A faintly sinister monologue
There's Doreen from next door, look! Shall we wave at her? Shall we wave at her, darling? Do you remember last Christmas, when she gave you the nice dolly you liked?
That's okay, darling, you don't have to wave at her. We can go visit her another time, maybe when it's raining out and there's nothing else to do. You'd like that, wouldn't you. Tea and cakes and crackers - we could have the best time ever!
No, dearest, mummy's gone.
But look! Look! Daddy's here! Shall we play a game? I'll tell you what. You can be the fairy princess, and I'll be an ogre who's coming to get you. And then if I find you, then I'll be the fairy princess, and I'll have to go hide, and you'll be the ogre who's coming to get me. Do you see? Wouldn't that be a fun game?
Yes, okay. You go and watch the telly. You'll feel much better soon. Much better. You can sing along with your television friends. Television friends are better than real friends, you know.
They laughed at us, they did. Pudgy eyes creasing round the sides, their mouths coating the room in a layer of downy spit, their sides churning up and down. Aching, we were - both them and me.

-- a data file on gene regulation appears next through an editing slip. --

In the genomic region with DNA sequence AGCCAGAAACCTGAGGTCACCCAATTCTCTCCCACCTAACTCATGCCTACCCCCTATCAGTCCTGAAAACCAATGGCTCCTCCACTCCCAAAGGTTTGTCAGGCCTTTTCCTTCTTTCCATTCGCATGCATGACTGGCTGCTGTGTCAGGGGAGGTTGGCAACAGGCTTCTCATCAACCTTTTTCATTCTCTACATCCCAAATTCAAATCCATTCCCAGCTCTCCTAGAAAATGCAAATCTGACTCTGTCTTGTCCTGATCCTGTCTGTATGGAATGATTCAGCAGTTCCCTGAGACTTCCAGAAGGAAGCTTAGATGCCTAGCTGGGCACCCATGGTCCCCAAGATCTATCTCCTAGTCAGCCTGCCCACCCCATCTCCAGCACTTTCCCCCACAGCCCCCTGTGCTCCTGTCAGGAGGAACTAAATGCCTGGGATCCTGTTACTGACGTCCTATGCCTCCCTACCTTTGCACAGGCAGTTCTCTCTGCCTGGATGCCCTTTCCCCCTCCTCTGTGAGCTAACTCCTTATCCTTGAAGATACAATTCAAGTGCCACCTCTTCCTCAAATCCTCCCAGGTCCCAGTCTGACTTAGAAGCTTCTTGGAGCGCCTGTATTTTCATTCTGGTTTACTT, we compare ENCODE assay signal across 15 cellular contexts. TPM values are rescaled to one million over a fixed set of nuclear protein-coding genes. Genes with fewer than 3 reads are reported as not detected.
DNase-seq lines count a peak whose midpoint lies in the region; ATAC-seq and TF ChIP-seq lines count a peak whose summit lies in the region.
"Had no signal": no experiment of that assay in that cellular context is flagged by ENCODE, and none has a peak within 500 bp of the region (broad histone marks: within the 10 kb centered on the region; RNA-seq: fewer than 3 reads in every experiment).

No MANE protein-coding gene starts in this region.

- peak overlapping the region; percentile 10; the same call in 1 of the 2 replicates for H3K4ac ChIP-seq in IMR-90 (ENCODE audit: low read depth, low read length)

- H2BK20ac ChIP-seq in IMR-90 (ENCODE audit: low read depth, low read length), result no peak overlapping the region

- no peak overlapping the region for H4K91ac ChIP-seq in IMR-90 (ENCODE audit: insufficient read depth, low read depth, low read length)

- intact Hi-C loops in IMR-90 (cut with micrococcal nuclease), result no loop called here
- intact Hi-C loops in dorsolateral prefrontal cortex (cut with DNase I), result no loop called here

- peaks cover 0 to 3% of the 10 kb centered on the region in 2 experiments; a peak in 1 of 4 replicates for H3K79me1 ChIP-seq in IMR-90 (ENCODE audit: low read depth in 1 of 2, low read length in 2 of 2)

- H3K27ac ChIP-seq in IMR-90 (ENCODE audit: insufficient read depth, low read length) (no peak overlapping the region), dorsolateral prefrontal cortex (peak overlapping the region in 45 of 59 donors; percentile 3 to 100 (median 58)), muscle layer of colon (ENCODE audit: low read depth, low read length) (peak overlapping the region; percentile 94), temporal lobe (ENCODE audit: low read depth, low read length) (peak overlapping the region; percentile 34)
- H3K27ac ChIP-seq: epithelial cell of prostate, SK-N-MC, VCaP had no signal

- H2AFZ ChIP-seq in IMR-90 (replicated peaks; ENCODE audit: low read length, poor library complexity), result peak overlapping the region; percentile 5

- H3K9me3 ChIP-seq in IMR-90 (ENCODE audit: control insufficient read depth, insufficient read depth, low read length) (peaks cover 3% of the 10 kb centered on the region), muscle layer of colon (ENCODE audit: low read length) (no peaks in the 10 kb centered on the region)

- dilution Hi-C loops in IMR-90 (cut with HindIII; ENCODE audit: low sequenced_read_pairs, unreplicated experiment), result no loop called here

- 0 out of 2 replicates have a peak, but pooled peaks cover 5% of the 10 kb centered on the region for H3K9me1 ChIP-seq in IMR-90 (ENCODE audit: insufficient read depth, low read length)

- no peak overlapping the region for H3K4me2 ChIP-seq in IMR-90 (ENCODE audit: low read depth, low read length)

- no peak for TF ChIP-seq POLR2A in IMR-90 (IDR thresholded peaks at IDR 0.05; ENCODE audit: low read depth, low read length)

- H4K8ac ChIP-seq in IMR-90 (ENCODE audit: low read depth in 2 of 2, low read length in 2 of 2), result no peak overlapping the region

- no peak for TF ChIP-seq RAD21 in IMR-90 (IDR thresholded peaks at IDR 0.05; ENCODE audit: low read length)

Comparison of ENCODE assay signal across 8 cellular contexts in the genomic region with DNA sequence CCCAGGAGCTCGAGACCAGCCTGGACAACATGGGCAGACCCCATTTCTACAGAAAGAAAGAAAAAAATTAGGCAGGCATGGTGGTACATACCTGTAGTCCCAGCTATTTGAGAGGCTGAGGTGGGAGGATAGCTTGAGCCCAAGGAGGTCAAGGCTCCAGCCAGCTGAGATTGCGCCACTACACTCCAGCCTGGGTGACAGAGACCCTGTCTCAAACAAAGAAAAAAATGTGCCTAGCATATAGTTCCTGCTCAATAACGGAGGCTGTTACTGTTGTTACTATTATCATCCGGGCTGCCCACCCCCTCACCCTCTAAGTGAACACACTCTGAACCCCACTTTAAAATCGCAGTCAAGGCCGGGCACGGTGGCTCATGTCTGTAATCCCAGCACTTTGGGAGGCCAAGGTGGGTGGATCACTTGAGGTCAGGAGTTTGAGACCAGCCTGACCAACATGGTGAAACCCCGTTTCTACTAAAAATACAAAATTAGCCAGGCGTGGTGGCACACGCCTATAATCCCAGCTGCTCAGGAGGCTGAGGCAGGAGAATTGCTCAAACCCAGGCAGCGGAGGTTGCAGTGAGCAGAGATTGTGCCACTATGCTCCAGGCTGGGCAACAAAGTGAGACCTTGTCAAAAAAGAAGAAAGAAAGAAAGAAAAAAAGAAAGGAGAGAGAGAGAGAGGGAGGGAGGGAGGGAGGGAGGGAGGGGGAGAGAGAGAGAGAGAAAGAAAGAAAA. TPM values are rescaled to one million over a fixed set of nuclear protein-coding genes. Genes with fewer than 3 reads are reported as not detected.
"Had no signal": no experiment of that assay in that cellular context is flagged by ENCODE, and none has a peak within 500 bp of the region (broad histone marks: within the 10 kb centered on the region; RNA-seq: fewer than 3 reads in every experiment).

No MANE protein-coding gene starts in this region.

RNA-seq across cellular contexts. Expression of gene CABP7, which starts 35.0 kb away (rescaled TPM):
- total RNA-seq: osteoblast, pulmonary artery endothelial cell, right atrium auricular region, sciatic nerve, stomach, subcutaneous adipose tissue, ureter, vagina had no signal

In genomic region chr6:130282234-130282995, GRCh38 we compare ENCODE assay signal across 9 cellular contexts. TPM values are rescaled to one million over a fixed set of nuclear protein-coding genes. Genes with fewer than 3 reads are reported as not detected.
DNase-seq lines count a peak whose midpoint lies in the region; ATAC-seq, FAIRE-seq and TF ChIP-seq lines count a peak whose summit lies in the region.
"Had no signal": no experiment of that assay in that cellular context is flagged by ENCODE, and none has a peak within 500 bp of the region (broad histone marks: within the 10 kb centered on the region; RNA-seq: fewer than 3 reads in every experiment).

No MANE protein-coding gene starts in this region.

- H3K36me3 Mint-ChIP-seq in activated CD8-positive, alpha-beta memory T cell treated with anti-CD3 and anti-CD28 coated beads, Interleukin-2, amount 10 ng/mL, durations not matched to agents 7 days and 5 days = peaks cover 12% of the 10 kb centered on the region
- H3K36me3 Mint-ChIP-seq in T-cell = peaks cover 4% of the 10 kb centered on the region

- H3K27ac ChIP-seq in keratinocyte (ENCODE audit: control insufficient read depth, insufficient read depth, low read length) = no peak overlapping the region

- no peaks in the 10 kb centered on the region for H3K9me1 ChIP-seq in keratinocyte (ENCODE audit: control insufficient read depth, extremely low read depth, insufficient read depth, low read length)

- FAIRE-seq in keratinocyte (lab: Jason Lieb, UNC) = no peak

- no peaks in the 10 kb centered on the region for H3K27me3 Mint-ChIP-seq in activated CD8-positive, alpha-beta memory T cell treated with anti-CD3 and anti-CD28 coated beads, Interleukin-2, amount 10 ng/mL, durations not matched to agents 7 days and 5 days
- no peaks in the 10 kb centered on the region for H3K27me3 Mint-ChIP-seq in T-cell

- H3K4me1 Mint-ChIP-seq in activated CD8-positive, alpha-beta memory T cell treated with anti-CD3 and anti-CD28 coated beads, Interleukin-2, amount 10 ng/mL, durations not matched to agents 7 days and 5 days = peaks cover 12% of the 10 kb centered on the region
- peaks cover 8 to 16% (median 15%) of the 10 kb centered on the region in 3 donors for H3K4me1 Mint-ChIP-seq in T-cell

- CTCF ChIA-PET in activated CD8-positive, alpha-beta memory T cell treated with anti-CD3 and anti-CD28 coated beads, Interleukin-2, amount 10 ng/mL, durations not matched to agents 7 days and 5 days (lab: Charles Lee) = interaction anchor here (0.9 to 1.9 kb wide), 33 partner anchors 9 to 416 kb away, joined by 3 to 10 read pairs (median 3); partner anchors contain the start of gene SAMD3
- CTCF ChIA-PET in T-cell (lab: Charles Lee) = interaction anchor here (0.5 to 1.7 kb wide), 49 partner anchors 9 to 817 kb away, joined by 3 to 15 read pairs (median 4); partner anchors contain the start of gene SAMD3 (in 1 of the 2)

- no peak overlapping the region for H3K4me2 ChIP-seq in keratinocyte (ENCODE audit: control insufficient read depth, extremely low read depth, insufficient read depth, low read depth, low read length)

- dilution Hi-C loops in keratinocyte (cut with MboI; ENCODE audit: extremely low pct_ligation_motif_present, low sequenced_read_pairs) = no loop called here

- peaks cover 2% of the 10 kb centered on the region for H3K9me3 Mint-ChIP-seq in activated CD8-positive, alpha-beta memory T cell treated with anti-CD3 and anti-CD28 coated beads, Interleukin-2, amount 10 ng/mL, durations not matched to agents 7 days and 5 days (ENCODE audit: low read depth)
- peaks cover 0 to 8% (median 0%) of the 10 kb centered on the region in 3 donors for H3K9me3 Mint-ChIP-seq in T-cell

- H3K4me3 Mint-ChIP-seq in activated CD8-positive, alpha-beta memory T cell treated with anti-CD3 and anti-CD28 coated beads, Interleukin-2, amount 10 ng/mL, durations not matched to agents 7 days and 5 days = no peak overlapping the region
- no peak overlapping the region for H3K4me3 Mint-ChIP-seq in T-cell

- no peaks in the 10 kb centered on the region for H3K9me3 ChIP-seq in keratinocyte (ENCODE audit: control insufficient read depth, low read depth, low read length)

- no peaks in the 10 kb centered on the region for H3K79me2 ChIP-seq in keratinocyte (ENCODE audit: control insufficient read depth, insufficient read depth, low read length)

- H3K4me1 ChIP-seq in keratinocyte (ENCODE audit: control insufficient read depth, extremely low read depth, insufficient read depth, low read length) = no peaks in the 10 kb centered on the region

Well they're not laughing now, my pretty, and I don't think they ever will again. Washed up? Banged around the block too many times, like a worn-out Lada, ha ha? That's what they said about me. But we've heard the last of such nonsense-talk, my dearest, and we can live happily ever after. Just you and I, here in our home for ever more, cosy as can be. It's done now. All gone. Nothing we can do but support each other, my precious.
Come here and give daddy a great big kiss.
Benjamin enjoys Italian food.